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The district court did not abuse its discretion in commencing a criminal trial on June 26 and then postponing the presentation of evidence to July 7, eight days after the June 29 expiration of the speedy trial deadline due to the unavailability of medical experts. Defendant was charged with attempted murder and other offenses. Jury selection was reset for June 26. Eleven days later, on July 7, the State called four witnesses, including a medical expert. The jury found Defendant guilty of the lesser included offenses of assault with intent to inflict serious injury, criminal trespass, and willful injury causing serious injury. The Supreme Court affirmed Defendant’s convictions and sentence, holding (1) assuming, without deciding, that the court’s use of a start-and-stop procedure to avoid the speedy trial deadline should be analyzed under the same standards as a straightforward extension of the speedy trial deadline, the trial court acted within its discretion; and (2) Defendant’s other issues on appeal were without merit. View "State v. McNeal" on Justia Law

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In this employment discrimination case, prejudicial errors in four jury instructions required a new trial. Plaintiff filed claims against her former employer, alleging sexual harassment and retaliation under the Iowa Civil Rights Act (ICRA). The jury returned a verdict for Plaintiff on both counts and awarded damages in the amount of $1.4 million. Employer then filed a motion for new trial, which the district court denied. The Supreme Court reversed, holding (1) workers may bring a direct-liability negligence claim under the ICRA against an employer for supervisor harassment, but the plaintiff must prove that the employe knew or should have known of the harassment and failed to take prompt and appropriate remedial action to end it; (2) the district court did not abuse its discretion in admitting expert testimony on legal standards; but (3) the district court misinstructed the jury in four jury instructions, necessitating a new trial. View "Haskenhoff v. Homeland Energy Solutions, LLC" on Justia Law

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Iowa Const. art. I, section 17 does not categorically prohibit a district court form sentencing a juvenile offender to a minimum term of incarceration without the possibility of parole, provided that the court only imposes the sentence after a complete and careful consideration of the relevant mitigating factors of youth. Defendant, who was a juvenile at the time of his offense, was resentenced to a minimum term of incarceration of seventeen and one-half years for sexual abuse in the second degree. Defendant appealed, arguing that any minimum term of incarceration without the possibility of parole is unconstitutional. The court of appeals affirmed the sentence. The Supreme Court remanded for resentencing, holding that, while the Iowa Constitution does not require abandonment of the practice at issue, the district court abused its discretion in this case by imposing a sentence of incarceration without parole eligibility. View "State v. Roby" on Justia Law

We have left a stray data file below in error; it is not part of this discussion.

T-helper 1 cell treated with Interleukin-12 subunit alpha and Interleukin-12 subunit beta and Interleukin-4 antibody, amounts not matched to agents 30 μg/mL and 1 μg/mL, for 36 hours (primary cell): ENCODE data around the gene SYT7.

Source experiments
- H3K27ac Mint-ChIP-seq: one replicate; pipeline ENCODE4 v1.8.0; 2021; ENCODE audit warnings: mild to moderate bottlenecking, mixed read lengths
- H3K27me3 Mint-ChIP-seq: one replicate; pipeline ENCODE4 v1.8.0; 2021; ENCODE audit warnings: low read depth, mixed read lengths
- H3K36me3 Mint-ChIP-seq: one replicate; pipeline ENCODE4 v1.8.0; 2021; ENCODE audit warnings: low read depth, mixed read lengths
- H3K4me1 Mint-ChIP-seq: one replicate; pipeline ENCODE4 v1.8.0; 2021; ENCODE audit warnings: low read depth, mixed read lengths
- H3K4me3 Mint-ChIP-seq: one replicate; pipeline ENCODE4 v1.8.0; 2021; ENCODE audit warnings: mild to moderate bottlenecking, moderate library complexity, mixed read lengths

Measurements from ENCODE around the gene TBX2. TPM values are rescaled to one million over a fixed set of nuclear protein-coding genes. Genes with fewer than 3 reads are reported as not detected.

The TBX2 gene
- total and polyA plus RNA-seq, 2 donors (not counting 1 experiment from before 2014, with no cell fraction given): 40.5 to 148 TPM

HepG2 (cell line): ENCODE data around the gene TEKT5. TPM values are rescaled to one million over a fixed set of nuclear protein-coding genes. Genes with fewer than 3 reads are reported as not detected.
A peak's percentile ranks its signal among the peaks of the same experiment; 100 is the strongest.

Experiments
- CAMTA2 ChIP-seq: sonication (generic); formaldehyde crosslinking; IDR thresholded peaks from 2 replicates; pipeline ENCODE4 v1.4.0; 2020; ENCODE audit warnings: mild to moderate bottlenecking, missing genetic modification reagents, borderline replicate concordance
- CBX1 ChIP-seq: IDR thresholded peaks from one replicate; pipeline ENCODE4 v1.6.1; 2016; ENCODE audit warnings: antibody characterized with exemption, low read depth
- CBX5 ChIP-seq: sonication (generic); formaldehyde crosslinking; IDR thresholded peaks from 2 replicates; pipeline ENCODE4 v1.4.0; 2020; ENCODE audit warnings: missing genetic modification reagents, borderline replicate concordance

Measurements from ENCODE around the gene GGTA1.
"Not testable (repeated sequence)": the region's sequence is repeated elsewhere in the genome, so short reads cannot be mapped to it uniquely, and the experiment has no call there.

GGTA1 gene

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Defendant did not have a right to counsel under Iowa Const. art. I, section 10 when he voluntarily participated in a noncustodial police interview under the supervision of an Iowa county attorney even though the State’s criminal investigation was focusing on Defendant as the primary suspect at the time. Defendant was found guilty of murder in the first degree. During trial, the district court instructed the jury that it could infer Defendant acted with malice aforethought from his use of a baseball bat. The jury found Defendant killed the victim without justification and with malice aforethought. The court of appeals affirmed the judgment and sentence. The Supreme Court affirmed, holding (1) the level of prosecutorial involvement at the time of the interview did not create a prosecution or case that would trigger the right to counsel under article I, section 10; and (2) the jury could properly infer malice aforethought from Defendant’s use of a deadly weapon even though Defendant did not bring the weapon to the encounter. View "State v. Green" on Justia Law

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The Supreme Court held that Defendant must be allowed to withdraw his plea of guilty to a criminal offense because Defendant would not have accepted the plea agreement if he had been provided the effective assistance of counsel to which he was constitutionally entitled. Defendant, who entered the United States without examination by the Department of Homeland Security, pleaded guilty to aggravated misdemeanor forgery. Based on this conviction, he was removed from the United States to Mexico. After Defendant returned to the United States he filed for postconviction relief, asserting that he was denied the effective assistance of counsel because counsel did not advise him pleading guilty to an aggravated felony has severe immigration consequences. The district court agreed and vacated Defendant’s conviction. The court of appeals reversed. The Supreme Court vacated the court of appeals, affirmed the district court, and remanded to allow Defendant to withdraw his plea and stand for trial, holding that counsel provided constitutionally deficient performance, and this deficiency resulted in prejudice. View "Diaz v. State" on Justia Law